What are Adaptogens?

What are Adaptogens?

Feeling overwhelmed lately? While looking for ideas for how to manage your stress, you may have run into mentions of herbs called “adaptogens.” But what exactly are adaptogens, and can they help you?

Adaptogens: A Definition

We can turn to Dictionary.com for a simple definition of adaptogen: “Any of various natural substances used in herbal medicine to normalize and regulate the systems of the body.”

Basically, an adaptogen is supposed to help you return to homeostasis when you are under stress.

Are Adaptogens Real?

You can find reference to adaptogens in scientific research studies. But there is some controversy over the classification. Indeed, the European Medicines Agency (EMA) is not impressed with the concept, and does not permit products to be marketed as “adaptogens” in the EU.

So, adaptogens do exist. But not everybody agrees yet on what they should be called or on what they can and cannot do in the human body.

What Are Some Examples of Adaptogens?

Some herbs that are marketed as adaptogens include:

  • Siberian ginseng: This herb has the scientific name Eleutherococcus senticosus. It goes by a few other names as well, such as “devil’s bush” and “wild pepper,” but Siberian ginseng is the most common name.
  • American ginseng: This plant has the scientific names Panax quinquefolius and Panacis quinquefolis. As you would expect given its name, American Ginseng originally comes from North America. Now, it is also grown in China. It was a popular traditional remedy among indigenous peoples in North America.
  • Schisandra: Another adaptogen is Schisandra chinensis. This plant is sometimes also called magnolia-vine, magnolia berry, Chinese magnolia-vine, or five-flavor fruit. It is native to China, Korea, and parts of Russia as well as Japan.
  • Ashwagandha: Perhaps the most well-known adaptogen at this time is Withania somnifera, better known as Ashwagandha. It also sometimes is called Indian ginseng, winter cherry, or poison gooseberry. It has a history of use in Ayurvedic medicine. WebMD writes, “Ashwagandha contains chemicals that might help calm the brain, reduce swelling (inflammation), lower blood pressure, and alter the immune system.”
  • Rhodiola: Another popular adaptogen is Rhodiola rosea. It also goes by the names Arctic root, king’s crown, Aaron’s rod, oprin rose, rose root, and golden root. The name “Arctic root” references the Arctic parts of Asia, North America and Europe to which it is native. Like many other herbs on this list, this one has been used in traditional medicine.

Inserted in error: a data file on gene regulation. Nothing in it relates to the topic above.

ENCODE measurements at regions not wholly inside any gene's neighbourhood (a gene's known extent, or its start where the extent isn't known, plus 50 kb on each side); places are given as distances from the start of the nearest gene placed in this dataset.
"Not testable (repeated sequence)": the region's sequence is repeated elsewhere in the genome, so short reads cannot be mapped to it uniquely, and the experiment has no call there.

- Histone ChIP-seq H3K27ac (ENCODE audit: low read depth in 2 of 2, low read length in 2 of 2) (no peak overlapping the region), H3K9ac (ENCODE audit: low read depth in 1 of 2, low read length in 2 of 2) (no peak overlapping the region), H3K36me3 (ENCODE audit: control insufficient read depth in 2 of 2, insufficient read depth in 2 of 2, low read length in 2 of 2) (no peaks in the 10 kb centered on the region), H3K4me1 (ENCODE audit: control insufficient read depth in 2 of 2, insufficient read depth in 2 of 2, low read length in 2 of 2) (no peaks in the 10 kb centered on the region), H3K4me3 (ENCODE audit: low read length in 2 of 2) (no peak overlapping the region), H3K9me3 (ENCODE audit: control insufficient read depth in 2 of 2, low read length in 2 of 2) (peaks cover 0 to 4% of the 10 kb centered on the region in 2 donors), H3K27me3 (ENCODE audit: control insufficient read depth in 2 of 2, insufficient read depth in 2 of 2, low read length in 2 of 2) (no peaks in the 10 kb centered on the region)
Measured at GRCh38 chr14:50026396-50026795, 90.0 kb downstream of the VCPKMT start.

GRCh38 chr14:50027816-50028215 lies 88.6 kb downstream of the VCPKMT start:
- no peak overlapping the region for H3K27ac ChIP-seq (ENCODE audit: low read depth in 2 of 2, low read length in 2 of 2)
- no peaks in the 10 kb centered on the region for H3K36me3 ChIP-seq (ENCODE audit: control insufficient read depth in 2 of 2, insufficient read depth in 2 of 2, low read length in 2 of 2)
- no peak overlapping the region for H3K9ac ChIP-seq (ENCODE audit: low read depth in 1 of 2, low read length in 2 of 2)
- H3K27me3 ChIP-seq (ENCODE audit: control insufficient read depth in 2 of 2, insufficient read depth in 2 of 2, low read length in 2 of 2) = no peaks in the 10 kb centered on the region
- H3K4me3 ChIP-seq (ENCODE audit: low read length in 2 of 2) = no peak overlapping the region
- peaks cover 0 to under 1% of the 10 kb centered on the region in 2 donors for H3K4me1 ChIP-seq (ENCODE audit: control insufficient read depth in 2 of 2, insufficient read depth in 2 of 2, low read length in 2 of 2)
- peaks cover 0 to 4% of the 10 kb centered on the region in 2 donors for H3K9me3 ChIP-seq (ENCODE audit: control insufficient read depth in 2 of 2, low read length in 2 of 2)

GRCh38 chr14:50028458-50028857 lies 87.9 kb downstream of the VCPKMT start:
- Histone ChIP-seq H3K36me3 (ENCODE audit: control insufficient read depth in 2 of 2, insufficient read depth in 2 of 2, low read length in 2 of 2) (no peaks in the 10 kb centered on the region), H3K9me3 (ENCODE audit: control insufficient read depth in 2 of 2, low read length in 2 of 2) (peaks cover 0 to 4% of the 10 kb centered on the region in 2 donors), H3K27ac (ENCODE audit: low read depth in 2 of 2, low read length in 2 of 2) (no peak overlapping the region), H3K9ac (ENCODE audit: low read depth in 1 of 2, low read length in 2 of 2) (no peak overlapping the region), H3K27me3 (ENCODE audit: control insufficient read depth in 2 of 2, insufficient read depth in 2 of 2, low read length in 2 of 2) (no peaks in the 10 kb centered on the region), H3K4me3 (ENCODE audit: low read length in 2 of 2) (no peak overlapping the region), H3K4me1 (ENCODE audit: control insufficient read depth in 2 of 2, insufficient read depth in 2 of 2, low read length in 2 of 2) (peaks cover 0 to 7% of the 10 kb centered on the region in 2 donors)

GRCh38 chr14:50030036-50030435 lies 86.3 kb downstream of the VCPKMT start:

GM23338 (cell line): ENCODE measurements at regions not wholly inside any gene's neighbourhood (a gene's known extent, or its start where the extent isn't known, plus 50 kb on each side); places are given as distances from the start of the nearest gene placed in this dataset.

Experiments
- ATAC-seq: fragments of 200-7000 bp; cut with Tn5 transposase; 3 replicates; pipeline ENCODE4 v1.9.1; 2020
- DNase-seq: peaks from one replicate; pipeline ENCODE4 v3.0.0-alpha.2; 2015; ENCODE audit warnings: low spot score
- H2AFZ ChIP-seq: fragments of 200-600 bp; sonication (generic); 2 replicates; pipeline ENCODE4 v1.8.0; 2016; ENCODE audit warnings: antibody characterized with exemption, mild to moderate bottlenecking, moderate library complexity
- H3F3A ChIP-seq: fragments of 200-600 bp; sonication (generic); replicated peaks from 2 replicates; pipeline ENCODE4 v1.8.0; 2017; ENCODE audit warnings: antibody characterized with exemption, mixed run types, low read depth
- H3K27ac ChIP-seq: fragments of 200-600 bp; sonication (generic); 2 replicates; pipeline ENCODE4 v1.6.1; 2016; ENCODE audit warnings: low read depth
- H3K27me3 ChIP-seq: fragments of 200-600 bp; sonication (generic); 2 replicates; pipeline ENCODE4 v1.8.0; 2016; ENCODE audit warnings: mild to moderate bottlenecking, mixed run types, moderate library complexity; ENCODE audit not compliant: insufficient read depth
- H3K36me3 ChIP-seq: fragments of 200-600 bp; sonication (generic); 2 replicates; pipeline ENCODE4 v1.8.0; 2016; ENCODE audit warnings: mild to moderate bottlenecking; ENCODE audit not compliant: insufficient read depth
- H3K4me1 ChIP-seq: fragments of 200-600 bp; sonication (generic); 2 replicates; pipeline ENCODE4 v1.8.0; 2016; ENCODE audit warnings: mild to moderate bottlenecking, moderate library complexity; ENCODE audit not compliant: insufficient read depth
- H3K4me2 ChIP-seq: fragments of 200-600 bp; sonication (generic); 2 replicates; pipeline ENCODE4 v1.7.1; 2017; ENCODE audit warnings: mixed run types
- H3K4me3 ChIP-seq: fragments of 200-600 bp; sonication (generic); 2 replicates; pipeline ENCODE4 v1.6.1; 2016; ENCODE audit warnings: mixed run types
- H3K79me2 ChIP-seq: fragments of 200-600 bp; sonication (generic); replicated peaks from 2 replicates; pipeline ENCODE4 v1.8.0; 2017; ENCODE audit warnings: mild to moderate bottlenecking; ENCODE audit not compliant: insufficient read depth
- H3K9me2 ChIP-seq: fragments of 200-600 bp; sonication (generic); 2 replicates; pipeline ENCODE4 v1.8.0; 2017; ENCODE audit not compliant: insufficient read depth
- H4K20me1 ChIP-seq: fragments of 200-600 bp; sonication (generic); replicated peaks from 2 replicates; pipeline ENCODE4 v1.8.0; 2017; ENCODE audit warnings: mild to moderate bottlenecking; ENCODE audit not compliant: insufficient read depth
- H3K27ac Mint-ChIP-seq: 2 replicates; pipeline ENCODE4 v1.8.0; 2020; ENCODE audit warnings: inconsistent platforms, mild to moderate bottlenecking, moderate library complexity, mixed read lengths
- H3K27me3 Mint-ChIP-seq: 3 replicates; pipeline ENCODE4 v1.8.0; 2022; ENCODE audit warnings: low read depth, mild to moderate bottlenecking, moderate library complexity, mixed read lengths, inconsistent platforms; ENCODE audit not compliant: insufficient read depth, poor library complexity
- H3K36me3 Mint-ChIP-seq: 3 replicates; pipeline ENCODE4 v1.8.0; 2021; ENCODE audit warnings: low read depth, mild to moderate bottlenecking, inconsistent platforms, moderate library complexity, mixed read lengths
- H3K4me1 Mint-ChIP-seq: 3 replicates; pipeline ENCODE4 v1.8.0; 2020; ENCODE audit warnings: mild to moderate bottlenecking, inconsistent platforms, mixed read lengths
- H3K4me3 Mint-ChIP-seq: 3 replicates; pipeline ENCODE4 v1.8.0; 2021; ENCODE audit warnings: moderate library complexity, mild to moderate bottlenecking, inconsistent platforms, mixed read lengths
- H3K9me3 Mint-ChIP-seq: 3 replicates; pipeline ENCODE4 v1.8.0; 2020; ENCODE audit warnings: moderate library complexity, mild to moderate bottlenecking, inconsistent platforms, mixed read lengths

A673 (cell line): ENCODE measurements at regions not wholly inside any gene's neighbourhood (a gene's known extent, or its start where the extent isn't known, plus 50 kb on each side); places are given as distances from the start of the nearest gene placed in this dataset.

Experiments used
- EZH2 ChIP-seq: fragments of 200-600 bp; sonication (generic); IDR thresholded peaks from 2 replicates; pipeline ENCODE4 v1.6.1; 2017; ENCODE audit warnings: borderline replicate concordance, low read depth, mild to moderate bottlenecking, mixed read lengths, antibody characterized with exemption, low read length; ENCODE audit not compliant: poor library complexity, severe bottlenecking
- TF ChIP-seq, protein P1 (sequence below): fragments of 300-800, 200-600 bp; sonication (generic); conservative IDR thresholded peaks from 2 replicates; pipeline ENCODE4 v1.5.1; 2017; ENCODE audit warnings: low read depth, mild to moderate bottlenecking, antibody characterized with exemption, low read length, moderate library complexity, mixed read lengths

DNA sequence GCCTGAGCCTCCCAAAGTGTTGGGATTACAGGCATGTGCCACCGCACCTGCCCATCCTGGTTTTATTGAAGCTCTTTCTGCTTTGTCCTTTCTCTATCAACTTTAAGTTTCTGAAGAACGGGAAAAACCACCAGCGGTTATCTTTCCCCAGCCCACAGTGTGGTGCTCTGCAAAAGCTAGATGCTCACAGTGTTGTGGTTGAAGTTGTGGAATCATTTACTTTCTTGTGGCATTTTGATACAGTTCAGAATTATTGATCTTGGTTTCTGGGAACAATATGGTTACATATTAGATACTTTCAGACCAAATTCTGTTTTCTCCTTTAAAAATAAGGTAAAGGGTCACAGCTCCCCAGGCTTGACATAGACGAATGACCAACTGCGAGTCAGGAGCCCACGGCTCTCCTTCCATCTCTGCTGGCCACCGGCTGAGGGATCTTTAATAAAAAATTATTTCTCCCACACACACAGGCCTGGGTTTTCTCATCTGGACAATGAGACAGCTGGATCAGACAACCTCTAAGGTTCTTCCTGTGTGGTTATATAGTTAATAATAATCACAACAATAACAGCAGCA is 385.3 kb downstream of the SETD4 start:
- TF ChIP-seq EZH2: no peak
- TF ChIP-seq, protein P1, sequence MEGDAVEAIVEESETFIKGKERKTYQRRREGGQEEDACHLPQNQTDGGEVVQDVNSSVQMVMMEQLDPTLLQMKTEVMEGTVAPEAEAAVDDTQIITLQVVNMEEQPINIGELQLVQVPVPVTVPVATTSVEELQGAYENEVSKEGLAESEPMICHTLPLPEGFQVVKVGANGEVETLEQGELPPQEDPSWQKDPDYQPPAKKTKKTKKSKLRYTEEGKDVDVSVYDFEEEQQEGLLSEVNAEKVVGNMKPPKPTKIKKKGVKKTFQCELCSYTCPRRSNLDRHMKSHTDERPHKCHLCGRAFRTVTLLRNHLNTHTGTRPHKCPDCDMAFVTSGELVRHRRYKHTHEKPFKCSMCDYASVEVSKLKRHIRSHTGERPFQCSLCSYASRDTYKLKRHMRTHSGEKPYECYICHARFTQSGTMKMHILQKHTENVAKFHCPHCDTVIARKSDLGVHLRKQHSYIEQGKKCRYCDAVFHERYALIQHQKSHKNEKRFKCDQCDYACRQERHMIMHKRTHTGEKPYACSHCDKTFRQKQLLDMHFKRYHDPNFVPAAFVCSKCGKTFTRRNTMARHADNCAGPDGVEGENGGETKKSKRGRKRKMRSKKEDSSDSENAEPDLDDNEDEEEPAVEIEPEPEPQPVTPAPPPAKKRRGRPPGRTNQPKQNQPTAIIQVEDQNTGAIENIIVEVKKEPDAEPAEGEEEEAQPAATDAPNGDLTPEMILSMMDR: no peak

• Cordyceps: Yes—this is exactly what you think it is. This is the notorious fungus that grows on caterpillars in China, and which inspired the video game The Last of Us. Real-life cordyceps does not infect humans. Indeed, it is used in alternative medicine. It is actually pretty hard to come by in the natural world, so scientists grow it in lab settings for use in supplements.

Those are just some examples. There are other types of herbs that also are marketed as adaptogens.

Are Adaptogens Backed by Research?

There is some research out there that provides support for the efficacy of adaptogens. For example, this study even discusses some of the mechanisms at work, stating, “The beneficial stress-protective effect of adaptogens is related to regulation of homeostasis via several mechanisms of action associated with the hypothalamic-pituitary-adrenal axis and the control of key mediators of stress response.”

Here, you can view a meta-analysis that reports, “Strong scientific evidence is available in relation with the molecular mechanisms associated with their stress-protective activity against acute and chronic paradigms.”

Keep in mind, however, that the European Medicines Agency has still not been persuaded of the benefits of adaptogens. So, there is some controversy still over the quality of studies and the weight of the evidence.


Do Adaptogens Have Any Drawbacks?

Based on the findings of some of the studies that are out there as well as anecdotal reports from users, taking adaptogens may be beneficial for dealing with stress. But are there any potential drawbacks to be aware of?

Adaptogens may cause side effects for some users, especially if taken in high doses. Start with a low dose if you are going to try any new supplement, and increase to a higher dosage if you react well to it and think a higher dose may bring you greater benefits. Never exceed the maximum safe dosage for adaptogens or any other supplements.

How Do You Take Adaptogens?

Adaptogens usually come in capsule form. So, to take them, you just need to swallow the appropriate dose. You can check the instructions to find out how many capsules to take at a time, and how many times of day you should take them.

You might want to take your supplements with food and water. Whether you need to or not will again depend on the product you have chosen.

How Do People Choose Which Adaptogens to Take?

With so many different adaptogens on the market, you might be wondering how you choose the one that is right for you.

One idea is to research various adaptogens. See what they have been used for in studies, and at what dosages. You might also want to see if you can find out about the specific mechanisms and documented effects of each. Then, consider whether or not they might be a fit for your needs.

Alternatively, you can always just try taking one of the adaptogens that are popular, like Ashwagandha. Remember to let your primary care provider know about any new supplements you are taking.


Now you know more about adaptogens, herbs that are said to help fight stress. Research into adaptogens so far is inconclusive, but many people swear by these herbs. Hopefully as time goes on, more studies will shed additional light on the possible benefits of these traditional remedies.


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